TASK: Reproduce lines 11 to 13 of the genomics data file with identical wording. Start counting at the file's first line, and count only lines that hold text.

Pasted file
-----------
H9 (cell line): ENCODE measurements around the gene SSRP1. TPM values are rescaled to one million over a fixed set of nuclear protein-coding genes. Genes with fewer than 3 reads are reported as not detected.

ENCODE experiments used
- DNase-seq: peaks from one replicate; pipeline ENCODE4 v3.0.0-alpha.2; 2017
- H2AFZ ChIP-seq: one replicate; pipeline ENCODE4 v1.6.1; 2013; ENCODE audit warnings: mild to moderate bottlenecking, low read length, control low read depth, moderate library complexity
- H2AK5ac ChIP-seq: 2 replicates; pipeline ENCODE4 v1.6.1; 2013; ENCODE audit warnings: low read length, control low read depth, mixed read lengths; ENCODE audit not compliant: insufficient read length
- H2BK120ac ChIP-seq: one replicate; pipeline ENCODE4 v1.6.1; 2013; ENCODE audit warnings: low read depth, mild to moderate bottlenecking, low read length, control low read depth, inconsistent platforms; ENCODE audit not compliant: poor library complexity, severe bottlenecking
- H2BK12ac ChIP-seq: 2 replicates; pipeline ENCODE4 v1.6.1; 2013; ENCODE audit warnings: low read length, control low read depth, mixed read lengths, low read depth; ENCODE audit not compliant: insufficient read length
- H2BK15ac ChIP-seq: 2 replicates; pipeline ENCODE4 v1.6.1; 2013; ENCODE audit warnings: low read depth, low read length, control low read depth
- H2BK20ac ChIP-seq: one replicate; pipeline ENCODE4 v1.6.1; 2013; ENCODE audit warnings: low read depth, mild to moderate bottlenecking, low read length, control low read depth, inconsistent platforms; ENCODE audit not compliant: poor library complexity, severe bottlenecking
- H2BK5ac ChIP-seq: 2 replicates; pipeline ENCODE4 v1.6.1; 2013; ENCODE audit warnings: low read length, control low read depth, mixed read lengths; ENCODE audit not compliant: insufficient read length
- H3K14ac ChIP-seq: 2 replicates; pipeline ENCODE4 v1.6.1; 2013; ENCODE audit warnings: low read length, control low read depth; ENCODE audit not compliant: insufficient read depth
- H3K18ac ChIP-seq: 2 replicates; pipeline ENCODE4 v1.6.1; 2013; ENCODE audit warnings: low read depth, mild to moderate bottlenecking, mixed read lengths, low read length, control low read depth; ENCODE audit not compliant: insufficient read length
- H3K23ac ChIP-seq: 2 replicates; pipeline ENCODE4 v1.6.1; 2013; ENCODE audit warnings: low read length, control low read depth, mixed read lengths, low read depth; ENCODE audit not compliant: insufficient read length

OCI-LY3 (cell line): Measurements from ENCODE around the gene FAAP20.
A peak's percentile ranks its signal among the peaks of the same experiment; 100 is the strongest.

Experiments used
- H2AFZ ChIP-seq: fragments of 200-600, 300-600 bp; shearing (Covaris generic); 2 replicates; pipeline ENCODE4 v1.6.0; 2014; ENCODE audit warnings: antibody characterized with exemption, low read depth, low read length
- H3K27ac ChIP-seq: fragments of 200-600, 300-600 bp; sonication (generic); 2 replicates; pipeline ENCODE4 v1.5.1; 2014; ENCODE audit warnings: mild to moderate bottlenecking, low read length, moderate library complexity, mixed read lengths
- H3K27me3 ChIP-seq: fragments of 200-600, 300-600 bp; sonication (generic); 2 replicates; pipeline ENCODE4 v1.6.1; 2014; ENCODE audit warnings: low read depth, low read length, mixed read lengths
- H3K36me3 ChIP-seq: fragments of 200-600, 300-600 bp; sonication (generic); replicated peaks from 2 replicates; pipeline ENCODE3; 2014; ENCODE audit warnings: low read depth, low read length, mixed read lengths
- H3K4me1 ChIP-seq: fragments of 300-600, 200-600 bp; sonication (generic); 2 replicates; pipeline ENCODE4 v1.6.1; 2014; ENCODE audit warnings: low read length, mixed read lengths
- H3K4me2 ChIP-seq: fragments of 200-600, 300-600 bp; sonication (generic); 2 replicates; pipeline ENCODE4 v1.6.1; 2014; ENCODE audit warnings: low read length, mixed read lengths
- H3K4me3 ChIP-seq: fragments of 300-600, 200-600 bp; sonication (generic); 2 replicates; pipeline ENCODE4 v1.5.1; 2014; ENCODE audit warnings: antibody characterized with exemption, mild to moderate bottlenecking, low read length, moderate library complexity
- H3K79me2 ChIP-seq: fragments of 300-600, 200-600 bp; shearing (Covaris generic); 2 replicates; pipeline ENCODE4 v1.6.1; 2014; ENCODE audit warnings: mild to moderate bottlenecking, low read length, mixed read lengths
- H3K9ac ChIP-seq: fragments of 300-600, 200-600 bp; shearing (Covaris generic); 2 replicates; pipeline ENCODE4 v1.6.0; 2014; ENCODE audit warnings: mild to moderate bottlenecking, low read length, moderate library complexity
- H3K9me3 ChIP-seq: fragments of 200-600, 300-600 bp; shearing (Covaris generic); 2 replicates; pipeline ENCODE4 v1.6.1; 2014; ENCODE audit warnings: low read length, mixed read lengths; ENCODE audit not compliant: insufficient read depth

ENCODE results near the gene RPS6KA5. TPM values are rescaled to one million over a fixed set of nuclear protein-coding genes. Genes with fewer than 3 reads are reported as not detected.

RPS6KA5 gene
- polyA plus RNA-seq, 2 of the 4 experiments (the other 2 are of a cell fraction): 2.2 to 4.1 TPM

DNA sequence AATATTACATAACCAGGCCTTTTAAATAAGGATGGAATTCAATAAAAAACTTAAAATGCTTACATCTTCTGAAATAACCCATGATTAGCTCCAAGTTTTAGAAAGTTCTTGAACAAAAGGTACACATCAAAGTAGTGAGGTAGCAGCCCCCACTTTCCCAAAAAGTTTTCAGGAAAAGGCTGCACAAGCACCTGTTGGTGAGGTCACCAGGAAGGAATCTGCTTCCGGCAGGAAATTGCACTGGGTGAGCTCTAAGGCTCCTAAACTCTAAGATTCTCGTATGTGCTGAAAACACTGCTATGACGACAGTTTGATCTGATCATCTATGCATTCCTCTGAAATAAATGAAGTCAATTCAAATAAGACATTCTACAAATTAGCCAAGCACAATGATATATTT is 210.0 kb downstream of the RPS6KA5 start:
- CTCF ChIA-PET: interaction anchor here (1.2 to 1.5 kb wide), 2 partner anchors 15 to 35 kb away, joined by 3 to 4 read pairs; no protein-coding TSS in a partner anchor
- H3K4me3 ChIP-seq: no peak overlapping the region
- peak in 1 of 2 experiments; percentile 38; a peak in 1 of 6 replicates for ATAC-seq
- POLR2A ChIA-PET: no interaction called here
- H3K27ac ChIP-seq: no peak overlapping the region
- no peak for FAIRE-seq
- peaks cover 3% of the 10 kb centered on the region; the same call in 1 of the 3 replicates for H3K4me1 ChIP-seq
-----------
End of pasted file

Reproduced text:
- H3K14ac ChIP-seq: 2 replicates; pipeline ENCODE4 v1.6.1; 2013; ENCODE audit warnings: low read length, control low read depth; ENCODE audit not compliant: insufficient read depth
- H3K18ac ChIP-seq: 2 replicates; pipeline ENCODE4 v1.6.1; 2013; ENCODE audit warnings: low read depth, mild to moderate bottlenecking, mixed read lengths, low read length, control low read depth; ENCODE audit not compliant: insufficient read length
- H3K23ac ChIP-seq: 2 replicates; pipeline ENCODE4 v1.6.1; 2013; ENCODE audit warnings: low read length, control low read depth, mixed read lengths, low read depth; ENCODE audit not compliant: insufficient read length